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Tuesday, July 16, 2019
WASHINGTON, Nov 15 2011 (IPS) - For the fifth consecutive year, the number of international students studying in the U.S. increased, hitting an all-time record high, according to a report released Monday by the Institute of International Education (IIE) at the start of International Education Week.
The number of international students studying in the U.S. has been steadily climbing since experiencing a decline in the years after Sep. 11, 2001. With total U.S. enrollment estimated to be about two million, international students comprise less than four percent of total enrollment, according to the report.
But while more international students studied in the U.S. last year than during any time in the nation’s history – a total of 723,277 foreign students in the 2010-2011 school year – less than two percent of U.S. college and university students studied abroad during the same period, according to the IIE report.
Speaking in a videotaped message on Monday, Secretary of State Hillary Clinton urged U.S. students to apply for passports and “not just think globally but get out there and study globally as well”.
The IIE report, called the “Open Doors Report on International Educational Exchange”, is based on a survey of 3,000 U.S. institutes of higher education and published annually with support from the U.S. Department of State’s Bureau of Educational and Cultural Affairs.
China, India top the list
India and South Korea were the second and third top sending countries, together with China comprising “nearly half (46 percent) of the total international enrollments in U.S. higher education,” according to the report.
Canada, Taiwan, Saudi Arabia and Japan were respectively the next top sending countries, with enrolling students from Saudi Arabia increasing by 44 percent. The report attributes this to a “large Saudi government scholarship program that has been ramping up over the past few years”.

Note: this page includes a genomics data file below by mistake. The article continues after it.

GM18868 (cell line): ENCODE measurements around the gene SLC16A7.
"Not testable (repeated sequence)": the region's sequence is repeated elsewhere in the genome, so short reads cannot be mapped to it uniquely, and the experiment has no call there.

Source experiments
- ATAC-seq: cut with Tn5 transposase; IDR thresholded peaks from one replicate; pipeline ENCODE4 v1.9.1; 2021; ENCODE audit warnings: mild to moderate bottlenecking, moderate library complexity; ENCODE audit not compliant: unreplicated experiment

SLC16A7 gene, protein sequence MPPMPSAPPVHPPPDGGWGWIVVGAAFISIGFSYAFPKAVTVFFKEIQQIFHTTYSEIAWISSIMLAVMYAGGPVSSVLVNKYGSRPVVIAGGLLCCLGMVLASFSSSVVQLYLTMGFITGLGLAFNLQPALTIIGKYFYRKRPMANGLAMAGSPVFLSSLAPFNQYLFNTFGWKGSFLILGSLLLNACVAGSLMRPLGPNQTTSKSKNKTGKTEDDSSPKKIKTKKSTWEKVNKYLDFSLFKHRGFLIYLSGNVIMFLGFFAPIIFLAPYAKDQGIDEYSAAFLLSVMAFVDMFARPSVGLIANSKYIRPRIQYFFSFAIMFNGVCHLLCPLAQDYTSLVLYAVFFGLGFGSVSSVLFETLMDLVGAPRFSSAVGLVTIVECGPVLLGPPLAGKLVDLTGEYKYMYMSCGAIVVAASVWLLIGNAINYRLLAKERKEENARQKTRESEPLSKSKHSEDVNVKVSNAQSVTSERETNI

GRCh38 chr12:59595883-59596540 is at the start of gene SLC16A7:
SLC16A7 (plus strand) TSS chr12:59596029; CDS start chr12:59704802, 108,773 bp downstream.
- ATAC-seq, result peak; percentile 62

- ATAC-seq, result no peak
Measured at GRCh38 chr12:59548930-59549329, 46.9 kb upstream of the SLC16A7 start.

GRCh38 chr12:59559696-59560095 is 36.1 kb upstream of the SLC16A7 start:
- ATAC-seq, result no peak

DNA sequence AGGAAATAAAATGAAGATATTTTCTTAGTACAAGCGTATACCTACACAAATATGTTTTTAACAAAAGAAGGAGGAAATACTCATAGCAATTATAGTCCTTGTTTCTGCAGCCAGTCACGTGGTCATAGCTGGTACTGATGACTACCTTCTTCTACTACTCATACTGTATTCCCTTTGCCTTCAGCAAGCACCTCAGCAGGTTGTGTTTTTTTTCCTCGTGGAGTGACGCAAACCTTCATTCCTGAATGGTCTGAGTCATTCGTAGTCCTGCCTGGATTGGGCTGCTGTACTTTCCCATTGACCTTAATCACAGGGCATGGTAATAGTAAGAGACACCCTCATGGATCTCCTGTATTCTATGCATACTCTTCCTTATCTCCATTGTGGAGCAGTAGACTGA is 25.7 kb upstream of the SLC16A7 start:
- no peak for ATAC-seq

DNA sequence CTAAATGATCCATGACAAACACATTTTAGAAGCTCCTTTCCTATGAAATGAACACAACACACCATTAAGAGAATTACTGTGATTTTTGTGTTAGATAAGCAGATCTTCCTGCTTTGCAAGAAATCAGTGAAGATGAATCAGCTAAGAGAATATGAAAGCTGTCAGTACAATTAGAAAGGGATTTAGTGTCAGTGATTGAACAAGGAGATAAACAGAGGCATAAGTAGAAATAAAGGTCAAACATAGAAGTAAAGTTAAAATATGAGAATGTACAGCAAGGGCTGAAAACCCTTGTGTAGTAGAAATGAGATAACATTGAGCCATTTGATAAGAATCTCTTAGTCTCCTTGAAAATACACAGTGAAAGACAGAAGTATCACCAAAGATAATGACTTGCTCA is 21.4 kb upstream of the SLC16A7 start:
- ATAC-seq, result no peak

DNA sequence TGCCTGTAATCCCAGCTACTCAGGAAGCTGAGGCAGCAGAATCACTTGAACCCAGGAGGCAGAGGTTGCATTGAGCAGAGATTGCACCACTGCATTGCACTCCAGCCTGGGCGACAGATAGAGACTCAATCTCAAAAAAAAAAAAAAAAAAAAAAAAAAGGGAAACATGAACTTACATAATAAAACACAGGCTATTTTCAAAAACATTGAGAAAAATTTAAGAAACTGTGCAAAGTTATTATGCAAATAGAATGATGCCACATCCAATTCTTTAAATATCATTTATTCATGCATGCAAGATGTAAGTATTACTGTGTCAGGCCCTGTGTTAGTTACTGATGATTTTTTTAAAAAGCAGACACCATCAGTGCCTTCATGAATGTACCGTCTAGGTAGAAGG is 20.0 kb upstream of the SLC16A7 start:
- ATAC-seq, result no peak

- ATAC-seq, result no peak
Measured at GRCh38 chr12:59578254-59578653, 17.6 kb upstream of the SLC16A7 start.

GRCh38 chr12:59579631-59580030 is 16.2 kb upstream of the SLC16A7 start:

Japan and Kenya saw double-digit percentage declines in the number of students from those countries enrolling in U.S. higher educational institutes.
The report also highlighted U.S. Department of Commerce statistics showing international students contribute more than 21 billion dollars to local economies. Sixty-three percent of international students “receive the majority of their funds from personal and family sources”, according to the report.
California, New York, Texas, Massachusetts and Illinois held their places as the top five destination states for international students, although the report shows that Ohio and Pennsylvania moved up on the list of top destinations.
The University of Southern California was the leading host institution for the tenth year in a row, hosting more than 8,000 international students last academic year, followed closely behind by the University of Illinois at Urbana-Champaign, New York University and Purdue, respectively.
The top fields of study for international students in the U.S. last year were business and management and engineering, which together attracted 40 percent of all international students.
U.S. students abroad
While the total number of U.S. students studying abroad has increased by 88 percent in the last 10 years, they still comprise just two percent of U.S. college students, a statistic Assistant Secretary of State Ann Stock said should be higher.
“We can and must do better in today’s global economy,” Stock said. She said students who study abroad come back more “globally aware and globally competent”.
Stock pointed to some of the federal programmes set up to facilitate U.S. citizens study abroad, including The Fulbright Scholar Program, the Humphry Fellowship Program, The Gilman International Scholarship, and Critical Language Scholarships.
The top four destinations for U.S. students studying abroad were the United Kingdom, Italy, Spain, and France. While China replaced Mexico as the fifth most popular destination for U.S. students studying abroad, the report points to a continuing exchange imbalance in the relatively small number of U.S. students studying in Asia compared to the number of Asian students studying in the U.S.
Still, the report points to “a surge in interest in study in China in the past decade, with nearly 14,000 students studying in China in 2009-2010 compared to fewer than 3,000” 10 years ago. The report also points to double-digit increases in the number of U.S. students studying abroad in India, Israel, Brazil and New Zealand.
About 42,000 students pursued their entire degrees abroad, about 16,000 of those in the United Kingdom.
Some imbalances characterise the demographics of U.S. students studying abroad. Two-thirds of those students were women, although the number of males studying abroad is growing. The report also shows that while racial and ethnic minorities comprise one-third of college and university students in the U.S., only one-fifth of those who study abroad from the U.S. come from minority groups.
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